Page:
Alan Lomax had a camera with him during his Trinidad trip, but for some reason did not use it on May 18, 1962, the day he recorded Cephus Louis. A couple of weeks earlier, however, Lomax had visited Louis’s small village of Toco, and on that occasion took several photographs each of three men whose identities we don’t know. Given that Lomax was most likely to extensively photograph people he also recorded or wanted to record, it’s pretty likely one of them is Cephus Louis, but we can’t be sure. See one of the men at the top of this blog post; another immediately above; and the third, with several children and a dog, below.
Our third song was James Griffin singing “Worked all Summer Long.” In the podcast episode, John explained the background to the song. His information came from an interview with Griffin, which is audible on the disc before the song. The recording was hard to hear, so we thought it would be better for John to paraphrase him in the podcast, but you can hear the interview as part of the recording of the song at this link, along with all the materials from that session.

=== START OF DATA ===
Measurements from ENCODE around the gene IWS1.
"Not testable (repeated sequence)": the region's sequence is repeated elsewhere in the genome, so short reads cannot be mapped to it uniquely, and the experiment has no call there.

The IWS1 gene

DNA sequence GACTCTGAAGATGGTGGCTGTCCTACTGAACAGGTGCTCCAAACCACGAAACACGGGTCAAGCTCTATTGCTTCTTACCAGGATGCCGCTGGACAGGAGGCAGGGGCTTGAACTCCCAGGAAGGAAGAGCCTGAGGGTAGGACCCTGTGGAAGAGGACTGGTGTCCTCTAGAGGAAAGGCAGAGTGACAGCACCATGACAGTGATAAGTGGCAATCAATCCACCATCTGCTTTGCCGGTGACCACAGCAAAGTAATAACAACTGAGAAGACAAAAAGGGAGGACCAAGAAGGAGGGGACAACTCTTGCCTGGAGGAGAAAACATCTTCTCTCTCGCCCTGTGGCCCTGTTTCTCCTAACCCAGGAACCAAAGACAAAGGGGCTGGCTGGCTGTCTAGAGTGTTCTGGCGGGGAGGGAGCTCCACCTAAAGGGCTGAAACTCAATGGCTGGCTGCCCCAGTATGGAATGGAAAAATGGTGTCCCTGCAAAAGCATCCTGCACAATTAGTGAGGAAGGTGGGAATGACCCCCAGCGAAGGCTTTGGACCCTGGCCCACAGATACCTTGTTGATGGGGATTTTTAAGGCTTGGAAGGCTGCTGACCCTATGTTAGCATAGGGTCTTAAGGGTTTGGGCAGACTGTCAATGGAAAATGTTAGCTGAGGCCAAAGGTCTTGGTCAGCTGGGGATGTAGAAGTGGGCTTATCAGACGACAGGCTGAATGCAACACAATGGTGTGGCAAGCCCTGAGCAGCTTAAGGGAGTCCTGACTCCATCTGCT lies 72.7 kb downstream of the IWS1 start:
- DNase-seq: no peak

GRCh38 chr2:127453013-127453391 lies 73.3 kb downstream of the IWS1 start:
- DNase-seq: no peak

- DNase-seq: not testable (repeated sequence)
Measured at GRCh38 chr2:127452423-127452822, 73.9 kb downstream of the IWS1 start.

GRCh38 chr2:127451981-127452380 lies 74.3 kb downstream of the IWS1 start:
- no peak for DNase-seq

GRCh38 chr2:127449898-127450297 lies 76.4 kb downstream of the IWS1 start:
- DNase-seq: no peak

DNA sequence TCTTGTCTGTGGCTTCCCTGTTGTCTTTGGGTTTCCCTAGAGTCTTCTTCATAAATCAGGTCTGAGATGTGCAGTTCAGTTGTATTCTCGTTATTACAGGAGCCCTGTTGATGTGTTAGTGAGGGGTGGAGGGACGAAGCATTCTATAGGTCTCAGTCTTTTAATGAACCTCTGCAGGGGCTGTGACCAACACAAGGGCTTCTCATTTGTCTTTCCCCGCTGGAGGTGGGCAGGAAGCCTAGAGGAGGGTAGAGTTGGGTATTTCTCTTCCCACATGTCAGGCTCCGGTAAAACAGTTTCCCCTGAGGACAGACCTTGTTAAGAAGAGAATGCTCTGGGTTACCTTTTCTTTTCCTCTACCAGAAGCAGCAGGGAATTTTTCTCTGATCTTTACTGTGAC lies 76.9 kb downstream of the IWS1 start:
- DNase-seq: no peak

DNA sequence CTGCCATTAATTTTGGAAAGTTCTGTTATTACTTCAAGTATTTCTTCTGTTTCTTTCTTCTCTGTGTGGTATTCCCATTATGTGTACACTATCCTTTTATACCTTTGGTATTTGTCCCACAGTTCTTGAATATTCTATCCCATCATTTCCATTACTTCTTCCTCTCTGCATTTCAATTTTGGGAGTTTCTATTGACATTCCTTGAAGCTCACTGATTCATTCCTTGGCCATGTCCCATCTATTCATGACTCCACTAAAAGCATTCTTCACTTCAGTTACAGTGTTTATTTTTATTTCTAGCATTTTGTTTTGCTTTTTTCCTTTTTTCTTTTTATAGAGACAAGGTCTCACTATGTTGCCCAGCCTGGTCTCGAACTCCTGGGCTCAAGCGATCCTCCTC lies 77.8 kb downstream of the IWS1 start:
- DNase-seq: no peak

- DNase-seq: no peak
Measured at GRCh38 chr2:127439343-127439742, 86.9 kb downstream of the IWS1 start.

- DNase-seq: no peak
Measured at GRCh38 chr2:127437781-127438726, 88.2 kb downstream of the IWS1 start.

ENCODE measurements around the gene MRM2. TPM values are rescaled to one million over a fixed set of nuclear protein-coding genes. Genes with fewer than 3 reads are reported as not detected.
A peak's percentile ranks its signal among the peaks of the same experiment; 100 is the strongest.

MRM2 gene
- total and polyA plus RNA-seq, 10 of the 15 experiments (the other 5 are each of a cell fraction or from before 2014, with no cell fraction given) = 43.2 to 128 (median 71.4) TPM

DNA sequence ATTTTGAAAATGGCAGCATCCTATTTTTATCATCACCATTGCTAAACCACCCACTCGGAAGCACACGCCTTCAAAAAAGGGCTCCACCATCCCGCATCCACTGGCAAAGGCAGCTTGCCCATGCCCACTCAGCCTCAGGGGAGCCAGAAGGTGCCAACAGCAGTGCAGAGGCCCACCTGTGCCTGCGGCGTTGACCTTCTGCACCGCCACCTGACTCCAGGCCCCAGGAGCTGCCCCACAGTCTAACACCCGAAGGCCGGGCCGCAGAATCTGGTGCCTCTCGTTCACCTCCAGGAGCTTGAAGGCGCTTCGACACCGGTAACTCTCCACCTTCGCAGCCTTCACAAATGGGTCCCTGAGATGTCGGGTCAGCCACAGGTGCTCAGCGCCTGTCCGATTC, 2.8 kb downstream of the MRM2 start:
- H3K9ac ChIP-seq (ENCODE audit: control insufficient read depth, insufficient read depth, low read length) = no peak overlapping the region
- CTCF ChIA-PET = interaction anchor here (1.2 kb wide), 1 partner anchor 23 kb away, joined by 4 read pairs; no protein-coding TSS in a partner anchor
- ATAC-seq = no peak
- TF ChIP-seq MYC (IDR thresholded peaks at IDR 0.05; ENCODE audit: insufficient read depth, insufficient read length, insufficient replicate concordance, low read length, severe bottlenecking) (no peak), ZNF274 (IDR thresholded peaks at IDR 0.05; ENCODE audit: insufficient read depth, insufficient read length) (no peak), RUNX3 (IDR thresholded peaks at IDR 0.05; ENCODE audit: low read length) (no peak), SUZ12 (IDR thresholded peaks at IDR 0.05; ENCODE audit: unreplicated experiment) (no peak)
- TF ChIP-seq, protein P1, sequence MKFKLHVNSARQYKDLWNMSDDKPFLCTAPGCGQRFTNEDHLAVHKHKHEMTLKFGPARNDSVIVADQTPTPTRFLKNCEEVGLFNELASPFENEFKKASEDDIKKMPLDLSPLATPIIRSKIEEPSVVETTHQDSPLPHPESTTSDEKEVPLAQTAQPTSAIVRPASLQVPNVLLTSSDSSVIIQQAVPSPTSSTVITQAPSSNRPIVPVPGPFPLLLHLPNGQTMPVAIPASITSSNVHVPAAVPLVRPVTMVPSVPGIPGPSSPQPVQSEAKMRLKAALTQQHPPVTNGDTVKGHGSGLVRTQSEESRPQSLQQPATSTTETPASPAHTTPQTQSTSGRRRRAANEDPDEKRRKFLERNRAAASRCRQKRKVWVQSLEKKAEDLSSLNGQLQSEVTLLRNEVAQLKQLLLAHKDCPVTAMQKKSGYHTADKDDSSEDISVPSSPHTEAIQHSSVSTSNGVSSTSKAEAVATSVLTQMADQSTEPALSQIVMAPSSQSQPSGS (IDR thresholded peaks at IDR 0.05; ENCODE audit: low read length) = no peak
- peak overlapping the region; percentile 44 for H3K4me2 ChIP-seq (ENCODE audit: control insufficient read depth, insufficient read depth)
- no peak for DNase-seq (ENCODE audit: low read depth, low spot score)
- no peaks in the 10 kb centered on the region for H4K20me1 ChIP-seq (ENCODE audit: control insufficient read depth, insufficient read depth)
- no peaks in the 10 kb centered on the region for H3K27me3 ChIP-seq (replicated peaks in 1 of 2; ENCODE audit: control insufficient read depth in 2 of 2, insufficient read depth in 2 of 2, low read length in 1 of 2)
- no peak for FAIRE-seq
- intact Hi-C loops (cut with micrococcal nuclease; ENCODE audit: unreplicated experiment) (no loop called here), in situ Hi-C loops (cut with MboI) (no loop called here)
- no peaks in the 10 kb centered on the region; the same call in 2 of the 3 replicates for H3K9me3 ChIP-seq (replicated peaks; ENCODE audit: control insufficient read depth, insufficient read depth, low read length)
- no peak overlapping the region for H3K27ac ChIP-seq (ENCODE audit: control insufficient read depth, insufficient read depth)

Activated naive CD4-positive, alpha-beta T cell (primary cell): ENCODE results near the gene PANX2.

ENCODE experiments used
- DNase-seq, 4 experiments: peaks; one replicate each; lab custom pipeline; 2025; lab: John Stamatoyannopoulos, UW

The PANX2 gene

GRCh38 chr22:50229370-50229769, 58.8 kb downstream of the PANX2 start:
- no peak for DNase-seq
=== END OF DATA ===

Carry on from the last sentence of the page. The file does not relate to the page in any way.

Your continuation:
Our fourth song was “In Summer Pastures,” performed by singer Kara-Kys Namzatovna Munzuk with Mikhail Chydykpanovich Kenden and Konstantin Guldumovich Tamdyn on chadagan and Aleksii Sharigovich Anai-ool on chanzy, both traditional Tuvan instruments. The songs were dubbed by Alan Lomax at Radio Moscow in 1964, along with many other recordings from the Soviet Union. You can find Lomax’s Tuvan materials at this link, or visit this link for all the materials from the 1964 Soviet Union trip.